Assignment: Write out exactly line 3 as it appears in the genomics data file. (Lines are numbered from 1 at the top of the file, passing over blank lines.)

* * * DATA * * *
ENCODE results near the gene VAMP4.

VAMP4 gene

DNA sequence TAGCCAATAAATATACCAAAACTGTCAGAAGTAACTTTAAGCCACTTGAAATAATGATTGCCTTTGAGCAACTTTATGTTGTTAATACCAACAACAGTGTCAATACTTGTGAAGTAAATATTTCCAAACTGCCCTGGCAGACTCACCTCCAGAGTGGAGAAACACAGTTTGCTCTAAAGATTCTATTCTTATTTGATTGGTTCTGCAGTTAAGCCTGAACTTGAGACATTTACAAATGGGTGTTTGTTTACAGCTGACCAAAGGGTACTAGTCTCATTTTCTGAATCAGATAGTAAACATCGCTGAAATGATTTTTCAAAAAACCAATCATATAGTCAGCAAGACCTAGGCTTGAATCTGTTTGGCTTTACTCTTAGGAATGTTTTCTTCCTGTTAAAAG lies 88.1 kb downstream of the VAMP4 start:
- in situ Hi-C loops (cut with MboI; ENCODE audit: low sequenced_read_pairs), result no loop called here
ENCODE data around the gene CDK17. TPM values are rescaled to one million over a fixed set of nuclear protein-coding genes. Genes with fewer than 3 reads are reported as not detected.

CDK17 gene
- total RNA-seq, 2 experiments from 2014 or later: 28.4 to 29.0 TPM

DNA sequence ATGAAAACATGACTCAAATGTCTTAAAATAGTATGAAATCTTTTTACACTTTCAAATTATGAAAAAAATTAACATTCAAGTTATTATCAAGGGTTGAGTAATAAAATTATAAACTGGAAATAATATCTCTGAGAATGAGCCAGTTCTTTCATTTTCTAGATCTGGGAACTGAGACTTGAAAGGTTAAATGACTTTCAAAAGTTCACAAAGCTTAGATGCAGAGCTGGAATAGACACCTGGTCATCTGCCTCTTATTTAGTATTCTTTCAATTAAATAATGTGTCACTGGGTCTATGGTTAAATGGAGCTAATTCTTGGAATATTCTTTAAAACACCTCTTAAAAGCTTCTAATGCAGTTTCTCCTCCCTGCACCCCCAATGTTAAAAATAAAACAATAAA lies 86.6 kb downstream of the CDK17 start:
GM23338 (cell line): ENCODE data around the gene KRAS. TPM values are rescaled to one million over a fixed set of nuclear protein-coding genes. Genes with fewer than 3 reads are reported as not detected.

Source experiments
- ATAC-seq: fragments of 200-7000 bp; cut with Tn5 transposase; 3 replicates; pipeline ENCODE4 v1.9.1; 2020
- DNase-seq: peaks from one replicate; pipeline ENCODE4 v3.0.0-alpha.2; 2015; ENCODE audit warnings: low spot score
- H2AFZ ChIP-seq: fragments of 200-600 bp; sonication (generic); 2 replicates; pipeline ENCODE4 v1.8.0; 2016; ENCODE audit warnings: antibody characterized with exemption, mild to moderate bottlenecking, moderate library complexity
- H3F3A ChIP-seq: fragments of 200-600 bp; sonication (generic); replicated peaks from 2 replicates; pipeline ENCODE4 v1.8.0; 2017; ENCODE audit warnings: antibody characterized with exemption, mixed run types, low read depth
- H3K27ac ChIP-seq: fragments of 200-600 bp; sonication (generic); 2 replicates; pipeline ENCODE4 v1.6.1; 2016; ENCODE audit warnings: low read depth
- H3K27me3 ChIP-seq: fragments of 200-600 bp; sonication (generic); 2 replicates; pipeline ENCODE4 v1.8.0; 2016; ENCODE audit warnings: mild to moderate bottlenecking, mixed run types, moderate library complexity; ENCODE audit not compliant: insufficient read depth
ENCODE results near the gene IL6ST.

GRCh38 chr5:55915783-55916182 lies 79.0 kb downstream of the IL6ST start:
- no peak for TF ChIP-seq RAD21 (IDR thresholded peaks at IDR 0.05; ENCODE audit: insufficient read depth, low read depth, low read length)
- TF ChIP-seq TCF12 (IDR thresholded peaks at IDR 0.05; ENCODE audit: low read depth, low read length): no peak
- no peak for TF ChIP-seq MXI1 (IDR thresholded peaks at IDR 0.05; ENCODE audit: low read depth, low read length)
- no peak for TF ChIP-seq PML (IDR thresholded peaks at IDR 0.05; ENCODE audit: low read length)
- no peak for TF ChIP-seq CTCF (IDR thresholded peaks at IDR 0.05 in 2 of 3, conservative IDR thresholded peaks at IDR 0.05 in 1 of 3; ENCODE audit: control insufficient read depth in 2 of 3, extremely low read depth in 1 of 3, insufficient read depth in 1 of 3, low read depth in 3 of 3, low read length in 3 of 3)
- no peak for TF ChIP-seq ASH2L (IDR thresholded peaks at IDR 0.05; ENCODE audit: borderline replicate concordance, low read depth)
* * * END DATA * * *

DNA sequence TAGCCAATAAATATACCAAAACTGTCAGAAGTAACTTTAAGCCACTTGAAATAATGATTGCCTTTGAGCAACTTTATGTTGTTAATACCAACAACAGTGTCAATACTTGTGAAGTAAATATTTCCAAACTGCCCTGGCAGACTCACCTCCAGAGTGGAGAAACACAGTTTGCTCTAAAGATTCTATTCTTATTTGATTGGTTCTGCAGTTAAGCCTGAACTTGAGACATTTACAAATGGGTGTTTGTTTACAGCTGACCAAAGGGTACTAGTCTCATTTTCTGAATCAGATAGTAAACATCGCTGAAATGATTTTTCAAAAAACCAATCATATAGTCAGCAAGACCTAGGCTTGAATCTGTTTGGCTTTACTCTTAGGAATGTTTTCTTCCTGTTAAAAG lies 88.1 kb downstream of the VAMP4 start: